Marina Gromyko's experience with her Chery Tiggo 7 Pro highlights a growing concern in Uzbekistan regarding the quality of Chinese-made cars. Despite purchasing a fully-loaded vehicle, Gromyko faced persistent issues with jerking and stalling, leading to a frustrating series of visits to official service centers

Slow and Inefficient Warranty Service

Gromyko's ordeal exposes a broader problem in the warranty service system for Chinese cars in Uzbekistan. Despite promises of a five-year service warranty, delays and inefficiencies in addressing critical issues leave customers stranded. The lack of timely repairs adversely affects the reputation of both dealerships and the overall Chinese car market in the country.

Impact on Sales and Image

The widely circulated story of Gromyko's stalled engine significantly impacted the image of Chinese car companies in Uzbekistan. Reports suggest a sharp decline in car sales, underlining the potential repercussions of unresolved quality and service issues. Such incidents not only affect individual consumers but also contribute to a negative perception of Chinese cars in the broader market.

Unadapted Chinese Cars and Market Dominance

Chinese cars, while dominating the Uzbek market due to competitive pricing and financing options, are often criticized for not adapting to local conditions.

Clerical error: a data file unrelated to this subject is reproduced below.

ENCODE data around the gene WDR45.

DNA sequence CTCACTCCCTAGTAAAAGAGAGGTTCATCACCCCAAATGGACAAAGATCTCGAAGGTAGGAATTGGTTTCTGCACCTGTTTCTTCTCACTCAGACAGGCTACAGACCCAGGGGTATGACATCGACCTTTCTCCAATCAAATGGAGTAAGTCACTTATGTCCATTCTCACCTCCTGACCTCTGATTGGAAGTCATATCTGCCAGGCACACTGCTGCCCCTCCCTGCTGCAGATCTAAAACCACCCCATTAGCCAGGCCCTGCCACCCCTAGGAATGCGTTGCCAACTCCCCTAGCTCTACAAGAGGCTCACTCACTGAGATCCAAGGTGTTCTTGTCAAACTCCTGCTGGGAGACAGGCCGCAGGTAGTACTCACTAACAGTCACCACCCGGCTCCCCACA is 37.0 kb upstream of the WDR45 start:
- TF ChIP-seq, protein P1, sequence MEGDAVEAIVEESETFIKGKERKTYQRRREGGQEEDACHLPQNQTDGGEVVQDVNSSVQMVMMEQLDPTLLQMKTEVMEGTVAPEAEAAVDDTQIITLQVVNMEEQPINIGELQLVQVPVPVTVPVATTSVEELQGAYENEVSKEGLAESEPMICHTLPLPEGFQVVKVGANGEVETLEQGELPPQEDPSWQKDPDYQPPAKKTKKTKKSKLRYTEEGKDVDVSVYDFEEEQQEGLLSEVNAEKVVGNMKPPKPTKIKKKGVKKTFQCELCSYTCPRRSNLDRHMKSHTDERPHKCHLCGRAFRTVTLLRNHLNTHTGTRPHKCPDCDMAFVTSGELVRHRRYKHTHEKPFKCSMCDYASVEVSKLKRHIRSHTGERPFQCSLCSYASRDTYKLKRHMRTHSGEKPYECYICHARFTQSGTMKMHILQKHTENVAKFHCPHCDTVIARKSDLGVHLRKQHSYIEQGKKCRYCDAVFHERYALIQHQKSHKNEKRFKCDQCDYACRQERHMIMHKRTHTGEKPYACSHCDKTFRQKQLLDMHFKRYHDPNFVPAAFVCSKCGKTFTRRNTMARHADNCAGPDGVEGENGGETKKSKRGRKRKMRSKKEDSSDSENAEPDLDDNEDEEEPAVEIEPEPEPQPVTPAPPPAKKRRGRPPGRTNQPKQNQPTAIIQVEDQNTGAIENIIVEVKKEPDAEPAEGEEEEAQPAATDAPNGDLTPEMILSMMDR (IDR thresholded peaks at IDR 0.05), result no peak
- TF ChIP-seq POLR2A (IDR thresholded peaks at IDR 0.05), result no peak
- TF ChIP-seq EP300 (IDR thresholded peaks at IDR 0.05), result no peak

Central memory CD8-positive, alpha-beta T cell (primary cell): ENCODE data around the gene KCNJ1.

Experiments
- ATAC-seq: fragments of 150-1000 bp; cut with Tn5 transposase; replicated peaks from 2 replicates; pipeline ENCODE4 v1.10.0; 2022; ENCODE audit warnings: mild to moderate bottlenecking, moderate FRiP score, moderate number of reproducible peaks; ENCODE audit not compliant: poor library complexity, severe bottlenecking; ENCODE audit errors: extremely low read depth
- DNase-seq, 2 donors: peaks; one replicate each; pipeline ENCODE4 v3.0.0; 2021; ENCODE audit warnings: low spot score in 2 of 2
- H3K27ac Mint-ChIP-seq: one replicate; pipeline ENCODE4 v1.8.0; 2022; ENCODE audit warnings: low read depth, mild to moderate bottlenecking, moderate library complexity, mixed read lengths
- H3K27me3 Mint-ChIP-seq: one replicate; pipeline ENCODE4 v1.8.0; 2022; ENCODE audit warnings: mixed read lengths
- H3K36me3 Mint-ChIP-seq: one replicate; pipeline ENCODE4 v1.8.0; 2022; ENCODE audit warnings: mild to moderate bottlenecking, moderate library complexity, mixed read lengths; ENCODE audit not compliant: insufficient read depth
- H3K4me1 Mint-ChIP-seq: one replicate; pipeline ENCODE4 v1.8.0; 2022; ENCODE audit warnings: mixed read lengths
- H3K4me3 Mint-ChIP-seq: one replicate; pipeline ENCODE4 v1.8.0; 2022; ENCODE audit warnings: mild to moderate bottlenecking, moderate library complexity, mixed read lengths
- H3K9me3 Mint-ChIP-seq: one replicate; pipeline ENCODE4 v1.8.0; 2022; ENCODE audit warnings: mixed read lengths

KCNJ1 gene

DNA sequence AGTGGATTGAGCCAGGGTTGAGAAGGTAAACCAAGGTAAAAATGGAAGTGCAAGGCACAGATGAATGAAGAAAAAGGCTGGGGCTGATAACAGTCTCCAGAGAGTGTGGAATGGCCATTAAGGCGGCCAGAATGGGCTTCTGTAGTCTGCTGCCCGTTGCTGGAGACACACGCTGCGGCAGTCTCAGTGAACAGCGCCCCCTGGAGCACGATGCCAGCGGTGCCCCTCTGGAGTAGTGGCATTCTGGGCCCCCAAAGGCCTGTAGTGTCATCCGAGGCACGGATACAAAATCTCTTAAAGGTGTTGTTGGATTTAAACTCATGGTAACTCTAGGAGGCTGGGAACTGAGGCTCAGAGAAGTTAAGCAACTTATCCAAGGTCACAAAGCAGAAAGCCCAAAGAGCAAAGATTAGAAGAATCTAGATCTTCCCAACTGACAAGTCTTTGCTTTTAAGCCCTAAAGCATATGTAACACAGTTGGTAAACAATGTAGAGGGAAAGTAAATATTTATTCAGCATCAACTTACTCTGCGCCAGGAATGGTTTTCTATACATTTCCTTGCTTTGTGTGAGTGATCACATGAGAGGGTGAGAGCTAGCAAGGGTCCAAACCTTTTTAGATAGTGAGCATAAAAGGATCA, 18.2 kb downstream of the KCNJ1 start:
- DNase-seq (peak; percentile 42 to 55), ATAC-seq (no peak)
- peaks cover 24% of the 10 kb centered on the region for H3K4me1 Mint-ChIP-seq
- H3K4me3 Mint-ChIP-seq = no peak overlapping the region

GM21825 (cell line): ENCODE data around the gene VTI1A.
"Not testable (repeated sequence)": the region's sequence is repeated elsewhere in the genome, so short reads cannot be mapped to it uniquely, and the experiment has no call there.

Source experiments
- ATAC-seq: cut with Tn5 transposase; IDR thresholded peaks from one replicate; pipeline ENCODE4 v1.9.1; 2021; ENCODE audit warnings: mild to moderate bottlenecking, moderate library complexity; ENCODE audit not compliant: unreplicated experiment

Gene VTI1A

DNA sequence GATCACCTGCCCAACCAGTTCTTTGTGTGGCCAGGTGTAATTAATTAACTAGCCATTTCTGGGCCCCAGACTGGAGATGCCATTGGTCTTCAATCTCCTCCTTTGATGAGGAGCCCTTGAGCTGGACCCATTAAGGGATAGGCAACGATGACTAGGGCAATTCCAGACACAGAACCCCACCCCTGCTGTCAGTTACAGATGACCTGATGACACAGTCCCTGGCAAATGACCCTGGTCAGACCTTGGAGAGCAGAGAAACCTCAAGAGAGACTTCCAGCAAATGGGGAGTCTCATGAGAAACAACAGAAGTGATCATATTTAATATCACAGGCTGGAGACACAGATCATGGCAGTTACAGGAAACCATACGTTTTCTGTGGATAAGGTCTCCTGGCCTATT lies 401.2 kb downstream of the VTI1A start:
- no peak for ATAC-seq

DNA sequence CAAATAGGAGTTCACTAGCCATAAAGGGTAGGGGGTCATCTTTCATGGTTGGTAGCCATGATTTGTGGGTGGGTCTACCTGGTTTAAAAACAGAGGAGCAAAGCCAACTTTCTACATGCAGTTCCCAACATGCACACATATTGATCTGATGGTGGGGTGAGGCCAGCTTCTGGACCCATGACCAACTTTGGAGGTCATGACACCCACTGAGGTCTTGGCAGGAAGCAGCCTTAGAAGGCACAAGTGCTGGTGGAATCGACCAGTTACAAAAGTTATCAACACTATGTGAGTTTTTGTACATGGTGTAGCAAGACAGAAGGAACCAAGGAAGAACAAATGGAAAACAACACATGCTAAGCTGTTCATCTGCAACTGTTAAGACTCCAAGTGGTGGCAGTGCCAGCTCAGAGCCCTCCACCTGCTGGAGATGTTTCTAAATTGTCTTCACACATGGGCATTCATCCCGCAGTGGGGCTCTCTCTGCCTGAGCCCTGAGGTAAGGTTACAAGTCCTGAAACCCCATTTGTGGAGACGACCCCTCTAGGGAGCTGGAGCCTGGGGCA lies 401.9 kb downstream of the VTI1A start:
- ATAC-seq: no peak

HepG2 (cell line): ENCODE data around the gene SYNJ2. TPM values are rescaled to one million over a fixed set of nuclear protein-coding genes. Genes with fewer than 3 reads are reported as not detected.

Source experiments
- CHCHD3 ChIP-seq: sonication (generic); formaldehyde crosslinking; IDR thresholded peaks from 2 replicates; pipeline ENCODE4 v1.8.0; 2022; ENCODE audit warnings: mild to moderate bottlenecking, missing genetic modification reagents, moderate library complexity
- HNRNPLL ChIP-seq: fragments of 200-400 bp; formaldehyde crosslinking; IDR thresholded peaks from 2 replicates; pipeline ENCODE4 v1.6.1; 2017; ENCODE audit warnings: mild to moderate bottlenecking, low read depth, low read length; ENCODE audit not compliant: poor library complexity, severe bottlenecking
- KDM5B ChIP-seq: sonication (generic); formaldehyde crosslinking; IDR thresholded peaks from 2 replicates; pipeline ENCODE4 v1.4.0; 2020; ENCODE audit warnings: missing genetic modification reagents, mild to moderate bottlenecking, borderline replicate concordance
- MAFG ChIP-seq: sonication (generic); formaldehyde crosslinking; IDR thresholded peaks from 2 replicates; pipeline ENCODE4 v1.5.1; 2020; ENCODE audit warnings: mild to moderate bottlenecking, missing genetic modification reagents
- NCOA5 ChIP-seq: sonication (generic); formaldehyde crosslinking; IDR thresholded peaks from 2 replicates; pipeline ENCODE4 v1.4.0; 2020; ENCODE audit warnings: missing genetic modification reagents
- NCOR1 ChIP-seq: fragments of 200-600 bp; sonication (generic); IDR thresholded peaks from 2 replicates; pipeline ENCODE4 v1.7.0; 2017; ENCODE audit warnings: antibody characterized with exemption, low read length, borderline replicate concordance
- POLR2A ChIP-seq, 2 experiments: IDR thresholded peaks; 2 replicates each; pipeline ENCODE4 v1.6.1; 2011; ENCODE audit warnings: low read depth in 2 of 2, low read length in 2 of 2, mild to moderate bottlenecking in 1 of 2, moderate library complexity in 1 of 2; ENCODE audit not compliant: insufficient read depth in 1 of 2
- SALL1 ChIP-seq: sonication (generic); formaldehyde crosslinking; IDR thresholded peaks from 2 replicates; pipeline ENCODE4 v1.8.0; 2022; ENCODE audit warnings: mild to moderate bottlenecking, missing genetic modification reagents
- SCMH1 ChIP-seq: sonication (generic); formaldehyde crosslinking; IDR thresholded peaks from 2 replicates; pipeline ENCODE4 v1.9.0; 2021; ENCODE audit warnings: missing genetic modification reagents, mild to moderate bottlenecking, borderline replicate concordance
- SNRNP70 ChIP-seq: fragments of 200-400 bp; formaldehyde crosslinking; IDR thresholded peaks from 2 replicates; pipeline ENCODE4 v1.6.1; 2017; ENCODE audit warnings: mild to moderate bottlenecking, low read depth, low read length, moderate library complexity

Complaints range from lacking essential features like seat heating to difficulties with touchscreen sensitivity and voice recognition. Despite their popularity, these cars face criticism for not meeting the specific needs of Uzbekistan's diverse climate and customer preferences.

Growing Chinese Influence Amidst Economic Shifts

The increase in Chinese car exports to Uzbekistan coincides with shifts in the geopolitical and economic landscape. The Kremlin's invasion of Ukraine and subsequent Western sanctions against Russia have paved the way for Chinese car manufacturers to replace their Russian counterparts.

This influx, however, raises concerns about the long-term sustainability of relying on Chinese products and the need for Uzbekistan to diversify its automotive partnerships.


As Chinese cars continue to dominate Uzbekistan's auto market, concerns about quality, service, and adaptation to local conditions emerge as significant challenges. While the affordability of Chinese cars has contributed to their popularity, incidents like Gromyko's underscore the importance of evaluating the long-term implications of relying on Chinese products.

Experts argue for a more diversified approach, urging Uzbekistan to consider partnerships with the West, the European Union, Japan, and South Korea for better quality and sustainable development in its automotive industry.